actuality-of-atonementIn the course of more detailed theological argument, Gunton challenged the comprehensiveness of [Gustav] Aulen’s [Christus Victor) approach, and showed concern that he advocated “too triumphalist a view of the atonement” (58).  He valued the victory motif as a metaphor, rather than the “laws for a theory of the atonement” (61).  This approach also tended too readily to personify the devil, which seems to happen in Gregory of Nyssa.  “Evil powers” may includes “political, social, economic, and religious structures of power,” as George Caird, Oscar Cullmann, and others have maintained (65).

In his chapter 4 Gunton considered the justice of God, and corrected misunderstandings of Anselm.  God governs the universe in a way analogous to the duty of the feudal ruler “to maintain the order of rights and obligations without which society would collapse” (89).  He affirmed the grace and love of God, but insisted on “some objective righting of the balance” in the governance of the universe (91).  Here he appealed to P. T. Forsyth, Balthasar, and Barth, as well as to Anselm and Luther.  This governance is “the central metaphor” (112).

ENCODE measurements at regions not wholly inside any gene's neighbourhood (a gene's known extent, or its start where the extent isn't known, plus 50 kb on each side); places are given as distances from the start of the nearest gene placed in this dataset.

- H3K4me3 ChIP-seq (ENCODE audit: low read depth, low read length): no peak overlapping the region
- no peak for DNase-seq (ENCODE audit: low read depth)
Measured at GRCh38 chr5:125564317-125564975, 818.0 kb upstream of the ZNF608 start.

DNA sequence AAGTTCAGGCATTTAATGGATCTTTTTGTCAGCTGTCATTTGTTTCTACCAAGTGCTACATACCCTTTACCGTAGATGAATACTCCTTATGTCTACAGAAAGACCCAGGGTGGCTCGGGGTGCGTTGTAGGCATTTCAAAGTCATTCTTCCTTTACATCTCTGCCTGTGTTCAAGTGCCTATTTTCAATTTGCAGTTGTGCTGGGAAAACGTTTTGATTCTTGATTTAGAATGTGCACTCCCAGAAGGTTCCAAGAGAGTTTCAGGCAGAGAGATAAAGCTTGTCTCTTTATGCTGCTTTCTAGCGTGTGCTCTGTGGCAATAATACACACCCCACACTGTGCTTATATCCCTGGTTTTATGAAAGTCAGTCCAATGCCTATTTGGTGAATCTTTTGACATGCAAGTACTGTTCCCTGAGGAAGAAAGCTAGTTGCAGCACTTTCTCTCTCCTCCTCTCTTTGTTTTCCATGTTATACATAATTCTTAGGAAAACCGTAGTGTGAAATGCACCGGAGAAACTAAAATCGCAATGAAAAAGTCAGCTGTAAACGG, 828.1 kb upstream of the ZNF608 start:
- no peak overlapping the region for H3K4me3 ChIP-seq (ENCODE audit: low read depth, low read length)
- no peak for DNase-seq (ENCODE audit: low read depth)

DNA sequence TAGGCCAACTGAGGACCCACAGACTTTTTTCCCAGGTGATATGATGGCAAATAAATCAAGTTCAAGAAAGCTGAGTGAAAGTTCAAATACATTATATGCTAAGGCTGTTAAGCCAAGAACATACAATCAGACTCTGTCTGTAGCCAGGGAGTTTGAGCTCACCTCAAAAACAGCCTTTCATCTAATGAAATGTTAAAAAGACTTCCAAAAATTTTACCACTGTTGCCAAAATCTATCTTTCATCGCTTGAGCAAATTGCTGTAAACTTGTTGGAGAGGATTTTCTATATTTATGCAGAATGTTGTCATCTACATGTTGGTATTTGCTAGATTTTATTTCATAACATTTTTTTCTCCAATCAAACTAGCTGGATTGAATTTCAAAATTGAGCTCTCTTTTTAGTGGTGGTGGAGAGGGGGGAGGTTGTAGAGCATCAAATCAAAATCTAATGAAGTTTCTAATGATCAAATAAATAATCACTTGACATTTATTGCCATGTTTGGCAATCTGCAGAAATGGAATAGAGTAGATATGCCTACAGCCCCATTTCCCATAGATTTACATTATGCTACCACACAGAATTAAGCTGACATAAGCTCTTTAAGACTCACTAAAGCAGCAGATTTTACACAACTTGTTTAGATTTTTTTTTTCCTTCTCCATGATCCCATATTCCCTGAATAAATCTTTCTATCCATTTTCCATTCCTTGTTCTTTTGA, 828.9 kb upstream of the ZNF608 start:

In chapter 5 Gunton sought to rescue the concept of “sacrifice” from being regarded as an outworn, “dead” metaphor.  He carefully examined sacrifice in the OT, together with the work by Mary Douglas and Francis Young.  In this respect, he argued, Calvin was faithful to priesthood and sacrifice in Hebrews, and to the passage about “correct exchange” that we noted in the early Epistle to Diognetus.  He concluded, “There are in Calvin elements of a substitutionary understanding of the atonement; indeed it seems unlikely that any conception that remains true to the Bible can avoid it” (130).  The two final chapters return to Gunton’s regular theme of the Holy Trinity, and the need to reconcile the various approaches to the atonement.  He concluded:  Jesus is “our substitute because he does for us what we cannot do for ourselves” (165, italics mine).